He noted that he has received information about Chronic Wasting Disease (CWD) affecting the deer population in the area. CWD, a spongiform encephalitis, universally fatal in deer, elk, and moose, has been reported in Vienna. In other areas of the country, up to 40% of the deer population are infected with CWD.

There was some interest in having a presentation on this topic at a future meeting. Mr. Cameron volunteered to reach out to a contact at the United States Geological Survey.

Mr. Peters reported that it is not certain whether this disease can be transmitted to humans through infected meat. The suggestion is to have meat tested before consuming.

Mr. Peterson reported that he is still the Treasurer for the VASWCD’s Educational Foundation. He reported that the foundation manages 13 different scholarships. He attended a meeting of the foundation yesterday and reported that both Ms. Palmer and Ms. Fraser were praised for their work on VASWCD programs.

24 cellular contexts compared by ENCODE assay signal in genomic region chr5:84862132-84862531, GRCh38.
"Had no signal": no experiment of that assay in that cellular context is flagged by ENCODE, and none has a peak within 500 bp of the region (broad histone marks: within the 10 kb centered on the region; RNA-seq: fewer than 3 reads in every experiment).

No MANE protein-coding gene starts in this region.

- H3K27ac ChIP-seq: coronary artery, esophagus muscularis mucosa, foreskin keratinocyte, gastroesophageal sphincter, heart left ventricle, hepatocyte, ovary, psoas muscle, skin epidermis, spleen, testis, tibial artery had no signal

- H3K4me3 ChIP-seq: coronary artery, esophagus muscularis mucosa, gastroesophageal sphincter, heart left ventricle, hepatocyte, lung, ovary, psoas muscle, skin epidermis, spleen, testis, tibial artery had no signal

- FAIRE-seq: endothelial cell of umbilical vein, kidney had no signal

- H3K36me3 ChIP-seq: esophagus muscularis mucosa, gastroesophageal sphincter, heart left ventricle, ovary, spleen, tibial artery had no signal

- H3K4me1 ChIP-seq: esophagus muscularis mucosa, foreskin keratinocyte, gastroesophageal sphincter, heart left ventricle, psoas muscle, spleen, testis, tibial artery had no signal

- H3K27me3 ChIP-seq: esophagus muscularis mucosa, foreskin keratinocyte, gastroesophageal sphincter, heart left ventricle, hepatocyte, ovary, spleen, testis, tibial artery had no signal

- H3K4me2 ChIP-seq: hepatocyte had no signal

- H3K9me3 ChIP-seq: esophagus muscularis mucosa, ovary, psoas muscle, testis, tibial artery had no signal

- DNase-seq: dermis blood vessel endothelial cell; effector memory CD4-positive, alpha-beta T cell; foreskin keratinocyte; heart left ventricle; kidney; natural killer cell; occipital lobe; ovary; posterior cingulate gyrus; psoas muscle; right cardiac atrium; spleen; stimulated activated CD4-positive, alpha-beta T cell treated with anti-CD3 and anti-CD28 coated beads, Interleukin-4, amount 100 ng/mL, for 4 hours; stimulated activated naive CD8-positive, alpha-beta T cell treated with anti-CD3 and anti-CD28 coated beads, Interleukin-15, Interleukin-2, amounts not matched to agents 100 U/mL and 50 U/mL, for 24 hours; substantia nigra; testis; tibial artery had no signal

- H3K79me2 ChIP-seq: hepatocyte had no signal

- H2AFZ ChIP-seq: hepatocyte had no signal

Mr. Peterson is helping to coordinate the filming of a portion of a USDA documentary here in Fairfax County. This portion will highlight the Pohick Creek Watershed PL-566 Project dams. It is hoped that filming will be Friday of this week at Lake Braddock and Lake Royal. He has already spoken to Mr. Woode, Mr. Lacquement, Chairman McKay, and Supervisor Walkinshaw about their participation. He hopes to have more information to share tonight or tomorrow.

Finally, Mr. Peterson reported that Wayne Davis from the Colonial SWCD expressed his appreciation to NVSWCD for the transfer of VACS Funds.

Executive Director’s Report and Staff Reports

Mr. Woode noted that staff reports had been included in the board package. He provided the following highlights of staff work over the last two months:

The district’s biennial audit was held on December 21, 2022 and went very well. He extended kudos to Ms. Shackley for her dedication and institutional knowledge which helped make the audit a success.